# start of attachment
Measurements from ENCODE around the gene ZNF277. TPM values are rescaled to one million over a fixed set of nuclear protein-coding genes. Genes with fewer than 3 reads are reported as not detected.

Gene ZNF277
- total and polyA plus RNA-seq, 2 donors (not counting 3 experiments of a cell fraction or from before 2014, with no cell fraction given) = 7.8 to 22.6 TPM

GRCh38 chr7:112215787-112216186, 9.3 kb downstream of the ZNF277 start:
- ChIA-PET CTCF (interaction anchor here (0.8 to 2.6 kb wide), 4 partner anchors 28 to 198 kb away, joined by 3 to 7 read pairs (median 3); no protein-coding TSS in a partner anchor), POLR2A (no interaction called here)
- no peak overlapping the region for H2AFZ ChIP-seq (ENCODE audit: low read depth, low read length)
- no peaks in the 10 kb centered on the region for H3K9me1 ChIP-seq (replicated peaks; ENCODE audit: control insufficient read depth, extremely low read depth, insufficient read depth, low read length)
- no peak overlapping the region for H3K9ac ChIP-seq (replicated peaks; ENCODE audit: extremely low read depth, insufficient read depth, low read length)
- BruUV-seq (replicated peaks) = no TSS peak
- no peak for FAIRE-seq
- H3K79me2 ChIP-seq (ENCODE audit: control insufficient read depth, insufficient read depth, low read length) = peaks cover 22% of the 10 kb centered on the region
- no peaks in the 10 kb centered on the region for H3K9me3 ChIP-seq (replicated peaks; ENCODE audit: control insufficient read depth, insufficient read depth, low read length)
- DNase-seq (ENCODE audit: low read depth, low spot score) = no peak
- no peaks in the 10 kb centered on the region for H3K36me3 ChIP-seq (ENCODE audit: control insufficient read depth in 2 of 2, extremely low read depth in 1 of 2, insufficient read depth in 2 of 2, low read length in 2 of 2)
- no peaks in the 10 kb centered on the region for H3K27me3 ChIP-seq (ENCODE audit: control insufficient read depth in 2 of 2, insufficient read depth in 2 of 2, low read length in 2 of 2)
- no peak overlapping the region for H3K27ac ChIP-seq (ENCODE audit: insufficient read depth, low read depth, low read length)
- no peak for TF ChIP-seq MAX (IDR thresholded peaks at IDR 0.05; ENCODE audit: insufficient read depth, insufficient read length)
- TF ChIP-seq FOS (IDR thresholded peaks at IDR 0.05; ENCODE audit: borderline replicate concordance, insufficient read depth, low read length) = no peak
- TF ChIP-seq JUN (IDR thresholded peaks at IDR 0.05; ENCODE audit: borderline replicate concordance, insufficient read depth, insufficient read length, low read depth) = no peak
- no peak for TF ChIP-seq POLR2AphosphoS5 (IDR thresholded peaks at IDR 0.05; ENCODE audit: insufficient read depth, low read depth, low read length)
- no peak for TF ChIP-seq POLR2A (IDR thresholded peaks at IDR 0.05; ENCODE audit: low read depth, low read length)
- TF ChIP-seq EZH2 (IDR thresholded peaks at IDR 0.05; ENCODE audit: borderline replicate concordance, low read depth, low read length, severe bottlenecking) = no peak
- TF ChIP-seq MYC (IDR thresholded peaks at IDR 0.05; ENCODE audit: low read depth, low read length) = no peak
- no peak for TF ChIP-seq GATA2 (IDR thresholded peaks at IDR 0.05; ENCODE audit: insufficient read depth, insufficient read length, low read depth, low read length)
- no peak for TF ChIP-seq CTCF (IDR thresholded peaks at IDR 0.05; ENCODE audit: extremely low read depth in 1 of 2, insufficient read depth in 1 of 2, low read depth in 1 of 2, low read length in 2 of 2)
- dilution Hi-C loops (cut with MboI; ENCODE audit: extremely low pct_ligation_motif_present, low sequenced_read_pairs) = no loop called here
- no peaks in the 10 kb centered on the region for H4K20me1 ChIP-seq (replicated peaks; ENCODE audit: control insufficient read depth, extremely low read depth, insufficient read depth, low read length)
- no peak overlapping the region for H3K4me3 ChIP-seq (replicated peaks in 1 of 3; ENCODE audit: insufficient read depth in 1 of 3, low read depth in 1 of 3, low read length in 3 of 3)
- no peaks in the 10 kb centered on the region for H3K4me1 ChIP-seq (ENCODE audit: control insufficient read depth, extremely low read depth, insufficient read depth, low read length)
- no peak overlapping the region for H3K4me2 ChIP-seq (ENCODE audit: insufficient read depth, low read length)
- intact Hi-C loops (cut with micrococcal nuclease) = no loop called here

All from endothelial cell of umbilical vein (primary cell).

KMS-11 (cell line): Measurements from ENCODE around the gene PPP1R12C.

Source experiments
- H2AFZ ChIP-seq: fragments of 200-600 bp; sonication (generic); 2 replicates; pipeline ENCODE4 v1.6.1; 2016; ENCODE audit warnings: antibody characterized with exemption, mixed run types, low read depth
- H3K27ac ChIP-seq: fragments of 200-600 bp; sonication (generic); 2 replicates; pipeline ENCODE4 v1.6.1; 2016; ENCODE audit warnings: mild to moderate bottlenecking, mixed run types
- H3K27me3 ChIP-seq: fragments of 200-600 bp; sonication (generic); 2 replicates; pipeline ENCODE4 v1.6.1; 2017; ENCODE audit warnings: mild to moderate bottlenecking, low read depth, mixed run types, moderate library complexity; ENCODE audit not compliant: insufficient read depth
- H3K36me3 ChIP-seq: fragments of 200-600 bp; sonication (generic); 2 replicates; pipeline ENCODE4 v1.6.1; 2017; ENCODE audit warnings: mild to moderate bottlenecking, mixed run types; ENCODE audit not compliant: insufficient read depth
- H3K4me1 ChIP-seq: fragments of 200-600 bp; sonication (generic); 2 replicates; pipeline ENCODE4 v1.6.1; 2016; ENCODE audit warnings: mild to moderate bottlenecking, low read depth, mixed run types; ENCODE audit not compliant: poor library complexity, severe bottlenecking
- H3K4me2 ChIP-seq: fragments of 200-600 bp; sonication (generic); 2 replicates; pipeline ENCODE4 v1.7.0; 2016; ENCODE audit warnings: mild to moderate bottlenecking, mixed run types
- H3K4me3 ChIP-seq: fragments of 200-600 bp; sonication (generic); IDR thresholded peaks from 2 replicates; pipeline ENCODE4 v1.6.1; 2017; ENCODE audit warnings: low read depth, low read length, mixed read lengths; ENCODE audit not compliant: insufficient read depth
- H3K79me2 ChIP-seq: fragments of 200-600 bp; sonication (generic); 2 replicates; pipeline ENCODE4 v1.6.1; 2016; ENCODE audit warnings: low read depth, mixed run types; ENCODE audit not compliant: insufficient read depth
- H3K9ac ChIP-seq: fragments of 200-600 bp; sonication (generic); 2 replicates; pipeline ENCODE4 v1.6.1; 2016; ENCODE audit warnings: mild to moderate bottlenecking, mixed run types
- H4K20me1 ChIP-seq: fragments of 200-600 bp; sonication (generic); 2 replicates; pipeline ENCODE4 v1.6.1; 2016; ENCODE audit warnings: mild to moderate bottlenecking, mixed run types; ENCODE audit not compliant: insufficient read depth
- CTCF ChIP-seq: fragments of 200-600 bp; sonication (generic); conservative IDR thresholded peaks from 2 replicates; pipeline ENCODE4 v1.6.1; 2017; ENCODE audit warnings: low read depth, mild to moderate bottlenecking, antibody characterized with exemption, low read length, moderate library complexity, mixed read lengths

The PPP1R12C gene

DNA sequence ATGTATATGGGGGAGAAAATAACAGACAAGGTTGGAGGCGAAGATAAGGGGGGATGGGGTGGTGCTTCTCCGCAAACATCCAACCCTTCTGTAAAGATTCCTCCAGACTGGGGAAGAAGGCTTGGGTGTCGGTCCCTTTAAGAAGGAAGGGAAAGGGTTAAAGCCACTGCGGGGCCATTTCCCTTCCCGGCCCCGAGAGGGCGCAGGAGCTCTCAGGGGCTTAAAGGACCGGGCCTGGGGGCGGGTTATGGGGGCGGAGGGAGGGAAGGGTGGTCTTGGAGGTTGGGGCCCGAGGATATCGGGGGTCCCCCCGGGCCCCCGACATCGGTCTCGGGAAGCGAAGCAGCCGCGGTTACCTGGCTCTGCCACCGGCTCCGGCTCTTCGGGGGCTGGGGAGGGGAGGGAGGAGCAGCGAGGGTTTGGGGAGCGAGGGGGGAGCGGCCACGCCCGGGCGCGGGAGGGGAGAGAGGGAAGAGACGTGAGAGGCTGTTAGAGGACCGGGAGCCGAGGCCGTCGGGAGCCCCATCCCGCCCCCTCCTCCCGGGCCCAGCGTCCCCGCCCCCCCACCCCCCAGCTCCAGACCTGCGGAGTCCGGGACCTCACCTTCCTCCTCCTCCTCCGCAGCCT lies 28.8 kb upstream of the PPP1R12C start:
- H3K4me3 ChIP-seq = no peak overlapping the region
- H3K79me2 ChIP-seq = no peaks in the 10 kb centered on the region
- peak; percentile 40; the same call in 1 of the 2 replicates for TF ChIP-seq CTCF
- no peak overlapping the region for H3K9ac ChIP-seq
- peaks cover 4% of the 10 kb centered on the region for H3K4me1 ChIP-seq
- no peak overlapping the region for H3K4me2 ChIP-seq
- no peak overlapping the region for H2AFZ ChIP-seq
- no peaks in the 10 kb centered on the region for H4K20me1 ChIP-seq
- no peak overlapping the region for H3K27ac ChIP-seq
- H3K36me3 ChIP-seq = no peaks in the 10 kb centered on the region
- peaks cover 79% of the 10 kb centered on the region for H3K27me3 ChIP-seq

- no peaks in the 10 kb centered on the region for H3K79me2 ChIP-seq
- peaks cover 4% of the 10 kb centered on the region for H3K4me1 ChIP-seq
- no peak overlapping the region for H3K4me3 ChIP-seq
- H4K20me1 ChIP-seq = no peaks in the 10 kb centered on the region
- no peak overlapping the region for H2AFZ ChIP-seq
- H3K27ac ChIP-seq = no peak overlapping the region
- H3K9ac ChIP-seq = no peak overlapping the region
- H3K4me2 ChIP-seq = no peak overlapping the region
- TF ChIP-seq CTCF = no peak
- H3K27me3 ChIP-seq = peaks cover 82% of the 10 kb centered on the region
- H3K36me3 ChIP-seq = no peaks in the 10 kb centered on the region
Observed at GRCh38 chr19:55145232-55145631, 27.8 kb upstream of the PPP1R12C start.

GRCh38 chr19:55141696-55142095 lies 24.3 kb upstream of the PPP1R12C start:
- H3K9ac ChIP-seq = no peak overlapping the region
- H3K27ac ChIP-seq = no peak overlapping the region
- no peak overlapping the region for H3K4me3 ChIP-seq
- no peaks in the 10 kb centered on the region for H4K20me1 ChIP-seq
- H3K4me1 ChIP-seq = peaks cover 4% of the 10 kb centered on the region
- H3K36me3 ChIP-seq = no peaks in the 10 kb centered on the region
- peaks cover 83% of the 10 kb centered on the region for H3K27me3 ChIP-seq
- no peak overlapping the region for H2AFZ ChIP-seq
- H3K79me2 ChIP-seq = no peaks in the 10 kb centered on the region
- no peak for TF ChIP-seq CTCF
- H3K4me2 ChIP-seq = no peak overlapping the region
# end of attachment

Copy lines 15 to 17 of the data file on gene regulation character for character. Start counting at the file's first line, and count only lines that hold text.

- no peaks in the 10 kb centered on the region for H3K27me3 ChIP-seq (ENCODE audit: control insufficient read depth in 2 of 2, insufficient read depth in 2 of 2, low read length in 2 of 2)
- no peak overlapping the region for H3K27ac ChIP-seq (ENCODE audit: insufficient read depth, low read depth, low read length)
- no peak for TF ChIP-seq MAX (IDR thresholded peaks at IDR 0.05; ENCODE audit: insufficient read depth, insufficient read length)